Hear the professor of Comparative Politics: “Now that the winners have clearly emerged after all the horse trading, I want to enjoin all the lawmakers to put Nigeria first and collaborate with President Bola Ahmed Tinubu in actualising his “Renewed Hope” agenda. So far, the country is moving in the right direction. I expect members of the National Assembly to collaborate with the Executive in moving the country forward. President Tinubu, since his inauguration on May 29, 2023, has left no one in doubt on his vision and mission to make Nigeria one of the best economies in the world. This can only be achieved with a cooperative and collaborative Legislature” It couldn’t have been better put!

Prof. Akande then assured that the Board of the NCC, which he leads, will continue to initiate lofty ideas that will lead to poverty reduction, wealth creation and employment generation. Since every politics is local, Akande did not forget his home base of Oyo state as he also felicitated federal lawmakers from the state on their inauguration as members of the 10th National Assembly. He told them “to consider this as a rare opportunity and call to serve our fatherland. I pray God grant you the wisdom and good health to succeed in this national assignment!” Again, well said!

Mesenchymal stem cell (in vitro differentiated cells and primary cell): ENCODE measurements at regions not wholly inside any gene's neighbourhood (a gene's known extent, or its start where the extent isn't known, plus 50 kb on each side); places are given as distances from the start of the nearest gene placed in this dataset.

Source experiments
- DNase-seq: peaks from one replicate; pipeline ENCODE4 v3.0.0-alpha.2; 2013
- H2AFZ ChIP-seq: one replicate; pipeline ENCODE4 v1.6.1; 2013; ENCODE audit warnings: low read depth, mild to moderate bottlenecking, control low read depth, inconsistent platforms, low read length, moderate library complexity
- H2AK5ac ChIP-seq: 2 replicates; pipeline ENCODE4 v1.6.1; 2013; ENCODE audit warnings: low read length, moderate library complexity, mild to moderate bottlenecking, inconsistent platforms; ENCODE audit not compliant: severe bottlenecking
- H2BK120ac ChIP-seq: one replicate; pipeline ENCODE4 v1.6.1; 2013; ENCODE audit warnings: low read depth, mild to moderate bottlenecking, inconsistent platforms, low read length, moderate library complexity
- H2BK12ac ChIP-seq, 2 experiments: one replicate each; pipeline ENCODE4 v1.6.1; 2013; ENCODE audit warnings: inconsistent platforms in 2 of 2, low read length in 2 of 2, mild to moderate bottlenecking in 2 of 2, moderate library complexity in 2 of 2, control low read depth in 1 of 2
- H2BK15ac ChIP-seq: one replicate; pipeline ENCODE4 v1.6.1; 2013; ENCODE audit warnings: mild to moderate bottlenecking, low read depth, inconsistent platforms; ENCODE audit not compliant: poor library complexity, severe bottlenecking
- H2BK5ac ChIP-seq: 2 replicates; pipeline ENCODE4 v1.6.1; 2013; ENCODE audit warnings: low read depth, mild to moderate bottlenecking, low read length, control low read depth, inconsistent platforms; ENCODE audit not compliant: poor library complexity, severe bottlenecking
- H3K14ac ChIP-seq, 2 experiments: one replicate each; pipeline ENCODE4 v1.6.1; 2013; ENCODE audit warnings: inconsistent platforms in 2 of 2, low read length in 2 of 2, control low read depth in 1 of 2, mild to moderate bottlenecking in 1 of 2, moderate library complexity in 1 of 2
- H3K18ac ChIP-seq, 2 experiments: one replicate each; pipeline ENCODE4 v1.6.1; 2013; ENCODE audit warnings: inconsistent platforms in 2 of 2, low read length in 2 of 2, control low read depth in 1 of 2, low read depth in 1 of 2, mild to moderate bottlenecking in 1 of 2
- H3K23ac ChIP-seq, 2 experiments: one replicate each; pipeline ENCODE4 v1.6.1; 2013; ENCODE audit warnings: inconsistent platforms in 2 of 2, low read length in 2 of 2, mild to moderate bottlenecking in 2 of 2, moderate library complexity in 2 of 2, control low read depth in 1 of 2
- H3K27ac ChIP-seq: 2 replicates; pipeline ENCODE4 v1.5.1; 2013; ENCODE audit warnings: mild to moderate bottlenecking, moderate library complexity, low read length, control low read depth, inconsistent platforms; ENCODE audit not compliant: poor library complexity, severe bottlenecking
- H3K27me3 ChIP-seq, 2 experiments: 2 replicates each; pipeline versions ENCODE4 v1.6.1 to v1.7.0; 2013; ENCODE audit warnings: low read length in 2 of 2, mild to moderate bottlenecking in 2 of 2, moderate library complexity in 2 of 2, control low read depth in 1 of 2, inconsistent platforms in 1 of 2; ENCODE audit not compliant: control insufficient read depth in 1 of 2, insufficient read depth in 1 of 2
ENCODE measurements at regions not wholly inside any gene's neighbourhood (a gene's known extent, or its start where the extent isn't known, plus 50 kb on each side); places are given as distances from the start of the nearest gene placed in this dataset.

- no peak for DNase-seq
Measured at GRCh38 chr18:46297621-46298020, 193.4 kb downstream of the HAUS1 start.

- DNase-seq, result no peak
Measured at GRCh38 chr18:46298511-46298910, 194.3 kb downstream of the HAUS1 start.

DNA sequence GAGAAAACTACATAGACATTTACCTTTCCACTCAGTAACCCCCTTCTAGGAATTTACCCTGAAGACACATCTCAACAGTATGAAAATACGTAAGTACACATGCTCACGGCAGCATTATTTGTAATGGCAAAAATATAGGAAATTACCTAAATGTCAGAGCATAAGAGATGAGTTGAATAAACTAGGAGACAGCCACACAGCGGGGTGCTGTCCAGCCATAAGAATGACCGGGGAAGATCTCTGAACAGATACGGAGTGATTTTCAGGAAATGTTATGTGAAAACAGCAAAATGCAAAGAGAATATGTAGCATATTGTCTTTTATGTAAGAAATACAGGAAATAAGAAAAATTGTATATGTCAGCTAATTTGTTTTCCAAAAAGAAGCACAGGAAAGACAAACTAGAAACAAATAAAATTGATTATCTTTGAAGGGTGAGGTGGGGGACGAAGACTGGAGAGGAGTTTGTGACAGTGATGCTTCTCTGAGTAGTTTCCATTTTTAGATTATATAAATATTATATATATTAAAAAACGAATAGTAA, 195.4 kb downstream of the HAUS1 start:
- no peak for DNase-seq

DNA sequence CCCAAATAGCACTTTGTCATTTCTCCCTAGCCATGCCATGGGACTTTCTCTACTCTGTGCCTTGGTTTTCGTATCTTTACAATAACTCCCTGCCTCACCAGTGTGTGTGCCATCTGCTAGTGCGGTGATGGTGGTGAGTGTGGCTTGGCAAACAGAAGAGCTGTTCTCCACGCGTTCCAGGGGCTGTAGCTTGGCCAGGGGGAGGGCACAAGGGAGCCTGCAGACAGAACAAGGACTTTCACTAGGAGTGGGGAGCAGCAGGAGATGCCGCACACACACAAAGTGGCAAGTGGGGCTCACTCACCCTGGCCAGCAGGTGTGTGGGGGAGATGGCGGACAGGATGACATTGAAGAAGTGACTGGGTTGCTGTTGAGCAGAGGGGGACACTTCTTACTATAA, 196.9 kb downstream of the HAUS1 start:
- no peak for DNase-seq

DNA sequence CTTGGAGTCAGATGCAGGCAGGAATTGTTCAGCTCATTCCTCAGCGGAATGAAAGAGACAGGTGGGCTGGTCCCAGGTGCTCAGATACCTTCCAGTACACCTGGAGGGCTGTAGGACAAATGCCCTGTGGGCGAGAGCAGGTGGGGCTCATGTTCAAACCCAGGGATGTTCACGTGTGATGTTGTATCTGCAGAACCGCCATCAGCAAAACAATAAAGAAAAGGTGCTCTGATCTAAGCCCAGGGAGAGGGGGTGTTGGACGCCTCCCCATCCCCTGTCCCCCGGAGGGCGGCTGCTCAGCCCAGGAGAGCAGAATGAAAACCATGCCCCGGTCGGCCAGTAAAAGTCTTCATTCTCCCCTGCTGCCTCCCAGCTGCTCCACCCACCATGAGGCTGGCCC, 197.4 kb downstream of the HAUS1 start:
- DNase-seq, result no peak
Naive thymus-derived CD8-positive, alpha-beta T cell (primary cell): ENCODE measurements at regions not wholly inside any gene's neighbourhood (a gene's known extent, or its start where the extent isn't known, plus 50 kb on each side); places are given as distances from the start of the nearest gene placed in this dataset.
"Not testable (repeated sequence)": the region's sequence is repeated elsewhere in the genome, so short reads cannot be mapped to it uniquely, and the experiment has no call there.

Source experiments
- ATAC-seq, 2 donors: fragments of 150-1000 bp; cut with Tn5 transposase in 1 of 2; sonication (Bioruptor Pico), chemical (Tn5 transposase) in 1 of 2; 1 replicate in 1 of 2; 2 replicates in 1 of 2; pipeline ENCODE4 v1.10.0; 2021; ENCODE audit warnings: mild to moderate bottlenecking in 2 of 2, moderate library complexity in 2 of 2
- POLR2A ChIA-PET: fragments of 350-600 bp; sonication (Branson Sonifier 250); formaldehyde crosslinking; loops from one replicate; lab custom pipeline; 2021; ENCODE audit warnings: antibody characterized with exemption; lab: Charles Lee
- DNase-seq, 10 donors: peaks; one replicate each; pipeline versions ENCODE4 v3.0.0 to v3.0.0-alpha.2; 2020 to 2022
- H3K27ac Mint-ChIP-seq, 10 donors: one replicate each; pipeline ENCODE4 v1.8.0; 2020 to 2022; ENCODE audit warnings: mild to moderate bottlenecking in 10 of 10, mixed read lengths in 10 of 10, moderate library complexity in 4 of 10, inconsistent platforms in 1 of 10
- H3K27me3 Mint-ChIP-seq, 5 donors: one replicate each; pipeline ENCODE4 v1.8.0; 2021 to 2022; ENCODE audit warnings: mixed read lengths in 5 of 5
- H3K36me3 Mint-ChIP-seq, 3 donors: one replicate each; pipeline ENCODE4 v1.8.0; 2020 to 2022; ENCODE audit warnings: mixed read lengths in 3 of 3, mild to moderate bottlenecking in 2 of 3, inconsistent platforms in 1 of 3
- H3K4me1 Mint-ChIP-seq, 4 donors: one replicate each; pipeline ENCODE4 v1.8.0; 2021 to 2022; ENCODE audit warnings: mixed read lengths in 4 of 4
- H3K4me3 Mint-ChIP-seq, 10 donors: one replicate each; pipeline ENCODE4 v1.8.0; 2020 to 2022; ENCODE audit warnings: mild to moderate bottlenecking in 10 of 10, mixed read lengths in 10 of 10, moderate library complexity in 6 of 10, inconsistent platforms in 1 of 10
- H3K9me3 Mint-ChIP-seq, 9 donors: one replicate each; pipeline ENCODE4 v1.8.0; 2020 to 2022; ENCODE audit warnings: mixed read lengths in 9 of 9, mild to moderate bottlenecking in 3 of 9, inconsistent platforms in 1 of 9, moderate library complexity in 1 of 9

FEEDBACK on “Will Osinbajo rue missed opportunities?

Hello, Bola, o t’ojo meta! Just read your piece on Osinbajo in today’s Tribune: Sobering, poignant, and VERY instructive. Kuu’se o! -Niyi Osundare.

I pity Osinbajo, our gentleman professor of Law. He was a prisoner of power while in Aso villa. I believe he became a target of jealousy the few times he stood in for his principal; they were worried by his brilliance and potentials in power. That’s why they ended up taming him while ensuring that he lost friendship with Tinubu. Like you, I await his memoirs on his travails in power. It would be an interesting read. More ink to your pen, as usual. Please send the e-copy of your UI lecture to me after delivery. – Dipo Onabanjo.